What a difference a year makes. Twelve months ago Heather Watson went into the US Open dreading the prospect of playing her opening match against Simona Halep.
The 22-year-old from Guernsey, having returned to competition too quickly following glandular fever, had suffered a series of disappointing defeats and was facing a rapidly rising opponent who had won four titles in the previous two months. Even if Watson performed creditably in a three-sets defeat, it was a match to endure rather than enjoy.
Fast forward to this week and Watson can hardly wait to get on court to play her opening match against Romania’s Sorana Cirstea. Having fallen to No 161 in the world rankings six months ago, Watson is back up to No 45 and relishing her return to form. A change of tactics, from her naturally defensive style to a more attacking game, has reaped rapid dividends. “I wasn’t feeling very positive about my game,” Watson said here last week as she recalled her opening match last year. “I came in with zero matches. I’d lost first round in all of them. Halep was coming up. She had just come off a tournament win. I’d say my confidence wasn’t very high.”
If it was a low point for Watson, there were nevertheless positives that she could take from her loss. She remembers the defeat as one of the first occasions she went on court determined to play a more attacking game. As a natural athlete, but one who lacks the power of some of her rivals, Watson had achieved her early successes by chasing down every ball and forcing her opponents into mistakes.
When Watson appointed the Argentinian Diego Veronelli as her coach at the end of last year, she told him that she wanted to adopt a more aggressive style. She admits now that it was the example of another player that inspired her to change her game, though she coyly refuses to reveal the player’s identity. “I didn’t want to rely on running for hours out there,” Watson said of her new approach. “Diego agreed. He also wanted to add things to my game: slices, coming to the net and volleying. We both totally agreed and we’ve been working on it together.”
Watson has enjoyed the experience. “It’s because you’re in control, you make it happen, you’re not hoping or wishing and you’re not killing yourself physically out there, just running side to side,” she said. “I definitely enjoy it a lot more. I love coming into the net and finishing the point with a volley. It gives you more satisfaction.”
Were there times when she had to tell herself not to fall back into her old ways? “Because I know I can run and I can make balls, I think that sometimes I do rely on that and not use an attacking game. But now I’m learning the right times when I should play how I used to play and when I should play more aggressively.”
She added: “I feel like now I’m very different to when I was in the top 50 before. Then I got there with a different game style, hoping my opponent was going to miss. Now I’m getting there through me playing well and making those shots. I feel I can go so much higher than I am now. I’m just a lot more positive about it, mentally and with my game at the moment. It will take me a lot higher.”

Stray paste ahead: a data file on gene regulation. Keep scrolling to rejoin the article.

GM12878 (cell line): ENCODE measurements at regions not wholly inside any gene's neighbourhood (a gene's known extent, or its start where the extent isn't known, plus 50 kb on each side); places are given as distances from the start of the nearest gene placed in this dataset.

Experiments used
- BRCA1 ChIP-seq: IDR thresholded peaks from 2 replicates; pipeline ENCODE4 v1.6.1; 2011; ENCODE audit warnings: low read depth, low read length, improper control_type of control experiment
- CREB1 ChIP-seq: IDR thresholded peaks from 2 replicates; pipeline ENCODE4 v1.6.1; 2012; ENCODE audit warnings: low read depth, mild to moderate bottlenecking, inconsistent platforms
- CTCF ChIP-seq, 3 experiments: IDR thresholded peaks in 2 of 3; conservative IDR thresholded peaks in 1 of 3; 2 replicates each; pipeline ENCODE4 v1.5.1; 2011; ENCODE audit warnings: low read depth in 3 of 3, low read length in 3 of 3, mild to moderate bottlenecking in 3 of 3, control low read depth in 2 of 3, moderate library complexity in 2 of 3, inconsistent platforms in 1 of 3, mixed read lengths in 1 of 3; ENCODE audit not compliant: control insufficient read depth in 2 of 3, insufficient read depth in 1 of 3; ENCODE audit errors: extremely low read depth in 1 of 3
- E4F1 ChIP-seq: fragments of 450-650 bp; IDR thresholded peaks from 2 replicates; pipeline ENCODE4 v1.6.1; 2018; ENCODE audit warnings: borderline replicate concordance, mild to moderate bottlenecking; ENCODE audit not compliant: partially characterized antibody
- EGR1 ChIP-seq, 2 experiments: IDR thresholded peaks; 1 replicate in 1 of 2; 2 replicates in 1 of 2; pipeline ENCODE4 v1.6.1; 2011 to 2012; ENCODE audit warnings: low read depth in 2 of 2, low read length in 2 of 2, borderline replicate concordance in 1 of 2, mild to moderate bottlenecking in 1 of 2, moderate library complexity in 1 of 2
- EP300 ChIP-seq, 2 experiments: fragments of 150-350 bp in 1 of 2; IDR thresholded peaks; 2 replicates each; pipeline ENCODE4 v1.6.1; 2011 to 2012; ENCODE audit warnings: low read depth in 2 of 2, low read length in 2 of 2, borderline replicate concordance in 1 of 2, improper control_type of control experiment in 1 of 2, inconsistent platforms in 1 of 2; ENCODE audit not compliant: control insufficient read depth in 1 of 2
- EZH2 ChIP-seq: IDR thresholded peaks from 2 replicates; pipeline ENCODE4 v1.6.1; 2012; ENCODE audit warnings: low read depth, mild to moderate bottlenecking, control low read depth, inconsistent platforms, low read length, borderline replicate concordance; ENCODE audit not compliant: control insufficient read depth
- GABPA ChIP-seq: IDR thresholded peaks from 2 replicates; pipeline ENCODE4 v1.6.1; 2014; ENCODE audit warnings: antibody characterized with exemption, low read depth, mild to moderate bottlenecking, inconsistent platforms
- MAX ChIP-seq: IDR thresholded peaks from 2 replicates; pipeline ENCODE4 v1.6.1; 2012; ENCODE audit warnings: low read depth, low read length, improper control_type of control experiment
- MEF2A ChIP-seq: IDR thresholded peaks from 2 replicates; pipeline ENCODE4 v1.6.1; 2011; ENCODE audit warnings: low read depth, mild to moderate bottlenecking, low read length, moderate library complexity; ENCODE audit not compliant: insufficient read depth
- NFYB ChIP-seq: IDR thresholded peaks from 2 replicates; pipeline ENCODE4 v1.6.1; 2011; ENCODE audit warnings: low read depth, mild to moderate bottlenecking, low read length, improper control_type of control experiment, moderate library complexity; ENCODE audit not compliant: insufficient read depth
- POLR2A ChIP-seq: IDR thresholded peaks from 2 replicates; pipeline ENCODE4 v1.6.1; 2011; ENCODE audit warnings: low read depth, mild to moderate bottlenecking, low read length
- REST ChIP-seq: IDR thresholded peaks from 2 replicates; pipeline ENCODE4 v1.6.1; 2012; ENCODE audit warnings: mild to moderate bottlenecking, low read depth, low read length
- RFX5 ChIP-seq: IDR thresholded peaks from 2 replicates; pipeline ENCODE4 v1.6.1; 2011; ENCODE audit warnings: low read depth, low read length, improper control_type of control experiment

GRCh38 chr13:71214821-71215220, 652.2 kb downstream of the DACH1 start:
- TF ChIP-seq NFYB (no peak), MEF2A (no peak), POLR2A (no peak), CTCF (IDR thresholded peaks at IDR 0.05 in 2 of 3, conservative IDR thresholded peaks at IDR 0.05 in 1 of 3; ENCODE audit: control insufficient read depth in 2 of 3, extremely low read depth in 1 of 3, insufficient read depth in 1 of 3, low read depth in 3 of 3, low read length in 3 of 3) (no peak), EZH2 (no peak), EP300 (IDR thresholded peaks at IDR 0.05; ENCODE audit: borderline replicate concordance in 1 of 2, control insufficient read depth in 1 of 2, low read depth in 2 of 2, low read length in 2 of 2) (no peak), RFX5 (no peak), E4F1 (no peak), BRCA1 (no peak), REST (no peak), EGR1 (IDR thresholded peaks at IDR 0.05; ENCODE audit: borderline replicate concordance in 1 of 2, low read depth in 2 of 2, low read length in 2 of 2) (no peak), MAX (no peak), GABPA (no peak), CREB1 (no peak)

In the last six months Watson has won two International Tennis Federation tournaments, reached the semi-finals at Eastbourne and claimed some notable scalps, including those of two top 20 players in Flavia Pennetta and Dominika Cibulkova.
“From the beginning of the year I’ve been quite consistent with my results and that’s what I wanted,” Watson said. “I wanted to get back to where I was. I just wanted to find my game again because last year I wasn’t in a good place. I couldn’t find my game on the court and I wasn’t very positive. But now I’m a totally different person.”
Watson has climbed 116 places in the world rankings since February. “I’m happy to see my ranking moving up, but every time I look at it, it’s still not good enough,” Watson said. “I think that’s a positive thing and it keeps me motivated.”
With few ranking points to defend between now and the end of the year, Watson is targeting a seeding at the Australian Open in January, which would require her to be ranked inside the world’s top 32. She can make a first step towards that goal this week, though a huge effort will be needed if she is to achieve the target she set herself this year of reaching the second week of a Grand Slam tournament for the first time.
If Watson beats Cirstea, who is the world No 81, her second-round opponent is likely to be Eugenie Bouchard, the Wimbledon runner-up.
Watson made her breakthrough in 2009, when she became the first Briton to win the US Open girls’ title, but she has yet to win a match here as a senior, having been handed nightmare first-round draws on her first three visits. In 2011 she lost to Maria Sharapova (then the world No 4), in 2012 to Li Na (world No 8) and in 2013 to Halep (world No 19).
Nevertheless, Watson still loves playing here. “Every year I think: ‘I won the juniors here.’ So I always actually think about that, not the senior results I’ve had. And even though I’ve lost when I’ve played here I’ve played well. I played Sharapova the first year and played quite well. I played well against Halep last year. I love the courts here. I love how it suits my game. And I do love New York as a city.”
She added: “I just love food. I like to try different restaurants here, a new one each year. Also comedy shows. I think they are so good here. I went to one in London and I thought it was terrible. I want to go to a Broadway show this year, too.”
Last year Watson might have been tempted to buy tickets for Les Miserables. Maybe this year she will go for The Real Thing or The Good and the True.